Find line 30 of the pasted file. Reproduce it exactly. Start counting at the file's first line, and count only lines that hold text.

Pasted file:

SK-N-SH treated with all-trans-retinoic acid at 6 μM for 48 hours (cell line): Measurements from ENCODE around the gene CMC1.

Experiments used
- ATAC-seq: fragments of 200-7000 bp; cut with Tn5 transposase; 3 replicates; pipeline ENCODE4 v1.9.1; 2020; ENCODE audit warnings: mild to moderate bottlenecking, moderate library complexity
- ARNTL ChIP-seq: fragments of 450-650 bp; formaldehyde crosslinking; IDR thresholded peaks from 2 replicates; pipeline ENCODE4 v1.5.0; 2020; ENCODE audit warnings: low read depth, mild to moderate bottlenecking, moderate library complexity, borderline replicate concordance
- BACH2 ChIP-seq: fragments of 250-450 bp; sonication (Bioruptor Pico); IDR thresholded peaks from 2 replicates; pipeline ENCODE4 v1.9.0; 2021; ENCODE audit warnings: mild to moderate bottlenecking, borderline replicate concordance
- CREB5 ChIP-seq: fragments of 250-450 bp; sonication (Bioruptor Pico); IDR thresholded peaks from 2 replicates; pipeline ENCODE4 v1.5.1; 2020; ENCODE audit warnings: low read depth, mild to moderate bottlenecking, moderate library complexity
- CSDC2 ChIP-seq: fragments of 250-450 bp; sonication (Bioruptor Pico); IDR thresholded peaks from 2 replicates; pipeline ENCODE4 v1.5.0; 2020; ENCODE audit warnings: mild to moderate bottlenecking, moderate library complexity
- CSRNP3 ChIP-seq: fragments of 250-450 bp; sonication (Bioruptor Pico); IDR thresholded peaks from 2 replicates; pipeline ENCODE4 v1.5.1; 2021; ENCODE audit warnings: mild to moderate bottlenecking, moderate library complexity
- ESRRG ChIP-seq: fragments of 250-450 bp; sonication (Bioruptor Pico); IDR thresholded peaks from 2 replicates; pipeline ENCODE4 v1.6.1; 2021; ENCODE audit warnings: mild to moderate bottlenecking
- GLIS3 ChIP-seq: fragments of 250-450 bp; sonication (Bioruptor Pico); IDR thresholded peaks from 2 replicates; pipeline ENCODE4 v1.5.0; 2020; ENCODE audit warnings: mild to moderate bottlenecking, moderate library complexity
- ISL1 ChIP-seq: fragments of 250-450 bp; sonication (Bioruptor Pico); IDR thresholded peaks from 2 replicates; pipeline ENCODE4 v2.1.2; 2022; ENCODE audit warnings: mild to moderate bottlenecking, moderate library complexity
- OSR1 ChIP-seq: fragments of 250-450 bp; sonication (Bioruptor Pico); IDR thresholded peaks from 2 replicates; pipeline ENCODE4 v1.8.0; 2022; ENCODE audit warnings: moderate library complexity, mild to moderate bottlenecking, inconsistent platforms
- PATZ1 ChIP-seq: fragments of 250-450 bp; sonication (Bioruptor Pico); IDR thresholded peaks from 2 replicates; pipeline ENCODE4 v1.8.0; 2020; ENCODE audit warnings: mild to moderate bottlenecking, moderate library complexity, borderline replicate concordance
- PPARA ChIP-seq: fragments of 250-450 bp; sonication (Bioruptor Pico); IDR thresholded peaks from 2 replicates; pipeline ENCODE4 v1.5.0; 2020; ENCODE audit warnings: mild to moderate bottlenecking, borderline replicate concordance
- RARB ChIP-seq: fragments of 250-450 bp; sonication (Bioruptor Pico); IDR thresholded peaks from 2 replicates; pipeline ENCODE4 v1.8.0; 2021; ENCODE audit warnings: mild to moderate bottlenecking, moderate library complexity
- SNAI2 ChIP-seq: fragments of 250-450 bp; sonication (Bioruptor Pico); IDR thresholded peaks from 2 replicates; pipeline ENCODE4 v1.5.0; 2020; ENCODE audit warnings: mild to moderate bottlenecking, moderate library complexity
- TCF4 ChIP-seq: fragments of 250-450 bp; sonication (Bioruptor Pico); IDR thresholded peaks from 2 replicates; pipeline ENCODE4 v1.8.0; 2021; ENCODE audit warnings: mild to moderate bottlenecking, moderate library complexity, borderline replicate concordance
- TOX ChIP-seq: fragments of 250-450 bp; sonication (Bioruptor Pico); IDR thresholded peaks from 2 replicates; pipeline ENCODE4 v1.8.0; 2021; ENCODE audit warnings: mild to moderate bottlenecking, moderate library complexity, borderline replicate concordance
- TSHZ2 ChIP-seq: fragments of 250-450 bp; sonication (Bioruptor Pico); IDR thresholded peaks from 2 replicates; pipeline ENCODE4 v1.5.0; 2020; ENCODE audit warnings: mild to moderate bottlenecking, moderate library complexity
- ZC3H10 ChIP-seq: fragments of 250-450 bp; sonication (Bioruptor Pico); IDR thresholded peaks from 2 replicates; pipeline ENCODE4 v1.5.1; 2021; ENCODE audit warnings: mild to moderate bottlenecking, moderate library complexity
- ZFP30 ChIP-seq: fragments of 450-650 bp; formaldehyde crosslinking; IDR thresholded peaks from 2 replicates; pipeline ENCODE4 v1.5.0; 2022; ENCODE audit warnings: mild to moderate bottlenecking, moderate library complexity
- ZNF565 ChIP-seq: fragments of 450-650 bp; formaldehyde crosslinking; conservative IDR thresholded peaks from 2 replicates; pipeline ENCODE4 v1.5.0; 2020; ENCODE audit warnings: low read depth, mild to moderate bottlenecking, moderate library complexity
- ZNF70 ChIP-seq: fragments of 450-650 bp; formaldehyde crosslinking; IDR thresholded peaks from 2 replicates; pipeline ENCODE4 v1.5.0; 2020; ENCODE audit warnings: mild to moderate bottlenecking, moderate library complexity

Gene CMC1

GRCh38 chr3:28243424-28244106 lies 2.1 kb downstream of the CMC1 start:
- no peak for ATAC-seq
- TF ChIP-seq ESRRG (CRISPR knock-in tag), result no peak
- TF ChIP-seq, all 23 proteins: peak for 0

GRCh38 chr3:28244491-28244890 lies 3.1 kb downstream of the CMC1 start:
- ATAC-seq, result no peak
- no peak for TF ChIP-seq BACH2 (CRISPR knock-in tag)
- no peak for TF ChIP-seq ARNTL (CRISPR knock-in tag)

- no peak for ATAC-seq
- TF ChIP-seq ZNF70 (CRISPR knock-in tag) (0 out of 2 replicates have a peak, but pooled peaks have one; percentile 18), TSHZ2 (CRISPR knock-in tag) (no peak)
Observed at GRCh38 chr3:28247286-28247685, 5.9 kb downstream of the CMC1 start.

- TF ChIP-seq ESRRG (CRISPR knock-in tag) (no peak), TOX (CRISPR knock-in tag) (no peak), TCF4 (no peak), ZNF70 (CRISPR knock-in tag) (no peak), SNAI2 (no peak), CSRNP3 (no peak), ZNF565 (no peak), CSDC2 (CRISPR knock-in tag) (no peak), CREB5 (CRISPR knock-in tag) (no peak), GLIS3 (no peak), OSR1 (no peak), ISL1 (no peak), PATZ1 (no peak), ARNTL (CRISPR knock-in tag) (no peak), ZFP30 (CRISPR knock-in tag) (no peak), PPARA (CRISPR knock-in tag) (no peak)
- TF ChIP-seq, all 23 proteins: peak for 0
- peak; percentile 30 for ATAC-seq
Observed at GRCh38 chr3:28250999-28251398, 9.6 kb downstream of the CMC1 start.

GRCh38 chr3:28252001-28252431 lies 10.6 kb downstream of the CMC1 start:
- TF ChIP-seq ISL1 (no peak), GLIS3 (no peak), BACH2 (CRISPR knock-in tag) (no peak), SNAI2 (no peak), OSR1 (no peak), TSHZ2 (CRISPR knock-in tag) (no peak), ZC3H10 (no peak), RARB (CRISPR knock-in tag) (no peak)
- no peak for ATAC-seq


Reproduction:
- ATAC-seq, result no peak